Background: Angioedema induced by treatment with angiotensin-converting-enzyme (ACE) inhibitors accounts for one third of angioedema cases in the emergency room; it is usually manifested in the upper airway and the head and neck region. There is no approved treatment for this potentially life-threatening condition.
Methods: In this multicenter, double-blind, double-dummy, randomized phase 2 study, we assigned patients who had ACE-inhibitor-induced angioedema of the upper aerodigestive tract to treatment with 30 mg of subcutaneous icatibant, a selective bradykinin B2 receptor antagonist, or to the current off-label standard therapy consisting of intravenous prednisolone (500 mg) plus clemastine (2 mg). The primary efficacy end point was the median time to complete resolution of edema.
Results: All 27 patients in the per-protocol population had complete resolution of edema. The median time to complete resolution was 8.0 hours (interquartile range, 3.0 to 16.0) with icatibant as compared with 27.1 hours (interquartile range, 20.3 to 48.0) with standard therapy (P=0.002). Three patients receiving standard therapy required rescue intervention with icatibant and prednisolone; 1 patient required tracheotomy. Significantly more patients in the icatibant group than in the standard-therapy group had complete resolution of edema within 4 hours after treatment (5 of 13 vs. 0 of 14, P=0.02). The median time to the onset of symptom relief (according to a composite investigator-assessed symptom score) was significantly shorter with icatibant than with standard therapy (2.0 hours vs. 11.7 hours, P=0.03). The results were similar when patient-assessed symptom scores were used.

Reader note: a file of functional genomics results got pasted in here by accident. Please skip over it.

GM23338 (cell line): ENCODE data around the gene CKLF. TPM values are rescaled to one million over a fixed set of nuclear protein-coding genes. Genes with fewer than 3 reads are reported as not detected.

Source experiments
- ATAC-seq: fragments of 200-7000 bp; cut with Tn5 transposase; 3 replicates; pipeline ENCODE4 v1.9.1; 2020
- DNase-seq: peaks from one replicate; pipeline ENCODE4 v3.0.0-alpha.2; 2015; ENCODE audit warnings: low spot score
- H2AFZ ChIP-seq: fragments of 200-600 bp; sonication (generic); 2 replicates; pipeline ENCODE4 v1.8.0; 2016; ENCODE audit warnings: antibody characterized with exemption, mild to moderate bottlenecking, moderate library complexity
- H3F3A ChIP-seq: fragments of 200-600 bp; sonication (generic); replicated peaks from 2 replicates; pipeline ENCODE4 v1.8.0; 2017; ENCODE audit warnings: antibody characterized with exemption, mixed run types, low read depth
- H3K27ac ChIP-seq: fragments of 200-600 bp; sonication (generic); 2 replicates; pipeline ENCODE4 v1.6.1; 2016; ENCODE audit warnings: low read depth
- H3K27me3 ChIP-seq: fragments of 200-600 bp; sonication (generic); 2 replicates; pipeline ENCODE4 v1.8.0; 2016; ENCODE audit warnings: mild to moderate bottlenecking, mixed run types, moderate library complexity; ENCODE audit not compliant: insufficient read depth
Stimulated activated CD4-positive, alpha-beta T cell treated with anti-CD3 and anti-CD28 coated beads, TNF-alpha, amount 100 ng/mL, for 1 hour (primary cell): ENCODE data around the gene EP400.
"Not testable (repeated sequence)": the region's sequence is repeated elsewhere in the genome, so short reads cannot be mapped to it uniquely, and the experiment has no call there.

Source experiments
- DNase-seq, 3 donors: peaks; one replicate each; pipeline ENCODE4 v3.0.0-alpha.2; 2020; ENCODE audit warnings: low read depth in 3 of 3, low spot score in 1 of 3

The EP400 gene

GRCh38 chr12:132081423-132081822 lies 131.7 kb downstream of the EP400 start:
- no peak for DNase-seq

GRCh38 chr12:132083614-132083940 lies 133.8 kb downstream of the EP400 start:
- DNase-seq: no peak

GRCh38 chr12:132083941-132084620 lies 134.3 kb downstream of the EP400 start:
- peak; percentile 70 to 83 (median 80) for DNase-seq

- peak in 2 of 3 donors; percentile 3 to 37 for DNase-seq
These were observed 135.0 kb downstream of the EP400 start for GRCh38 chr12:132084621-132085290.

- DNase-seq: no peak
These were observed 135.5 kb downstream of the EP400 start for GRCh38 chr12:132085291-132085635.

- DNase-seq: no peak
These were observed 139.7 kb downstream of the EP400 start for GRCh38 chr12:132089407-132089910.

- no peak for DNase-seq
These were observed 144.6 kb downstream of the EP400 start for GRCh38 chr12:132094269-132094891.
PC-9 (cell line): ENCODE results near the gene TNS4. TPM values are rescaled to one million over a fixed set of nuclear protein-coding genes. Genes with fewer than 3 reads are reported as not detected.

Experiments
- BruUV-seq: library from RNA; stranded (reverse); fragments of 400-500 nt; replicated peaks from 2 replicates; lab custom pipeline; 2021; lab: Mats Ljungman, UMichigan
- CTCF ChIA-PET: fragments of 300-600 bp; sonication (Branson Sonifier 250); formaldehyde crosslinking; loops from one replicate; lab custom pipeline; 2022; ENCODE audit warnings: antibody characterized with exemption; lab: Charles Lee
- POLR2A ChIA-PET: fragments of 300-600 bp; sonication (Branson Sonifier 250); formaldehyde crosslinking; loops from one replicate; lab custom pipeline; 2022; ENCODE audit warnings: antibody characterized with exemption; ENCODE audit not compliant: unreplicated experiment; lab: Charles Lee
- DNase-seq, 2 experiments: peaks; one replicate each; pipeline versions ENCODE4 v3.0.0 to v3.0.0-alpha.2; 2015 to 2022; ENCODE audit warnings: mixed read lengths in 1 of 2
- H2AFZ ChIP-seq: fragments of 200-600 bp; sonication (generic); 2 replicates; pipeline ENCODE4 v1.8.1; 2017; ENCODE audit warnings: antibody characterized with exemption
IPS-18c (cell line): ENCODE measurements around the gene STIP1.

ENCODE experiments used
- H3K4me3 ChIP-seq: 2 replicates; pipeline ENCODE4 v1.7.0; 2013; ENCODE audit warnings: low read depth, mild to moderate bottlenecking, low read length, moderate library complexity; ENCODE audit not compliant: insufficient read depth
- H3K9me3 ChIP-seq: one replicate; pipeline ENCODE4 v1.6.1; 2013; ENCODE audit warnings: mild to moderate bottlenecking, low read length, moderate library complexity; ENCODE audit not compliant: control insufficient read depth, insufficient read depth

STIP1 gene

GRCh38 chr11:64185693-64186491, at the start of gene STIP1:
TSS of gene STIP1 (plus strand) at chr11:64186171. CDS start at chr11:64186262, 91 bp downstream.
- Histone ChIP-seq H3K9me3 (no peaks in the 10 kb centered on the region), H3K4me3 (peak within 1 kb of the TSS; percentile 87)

Conclusions: Among patients with ACE-inhibitor-induced angioedema, the time to complete resolution of edema was significantly shorter with icatibant than with combination therapy with a glucocorticoid and an antihistamine. (Funded by Shire and the Federal Ministry of Education and Research of Germany; ClinicalTrials.gov number, NCT01154361.).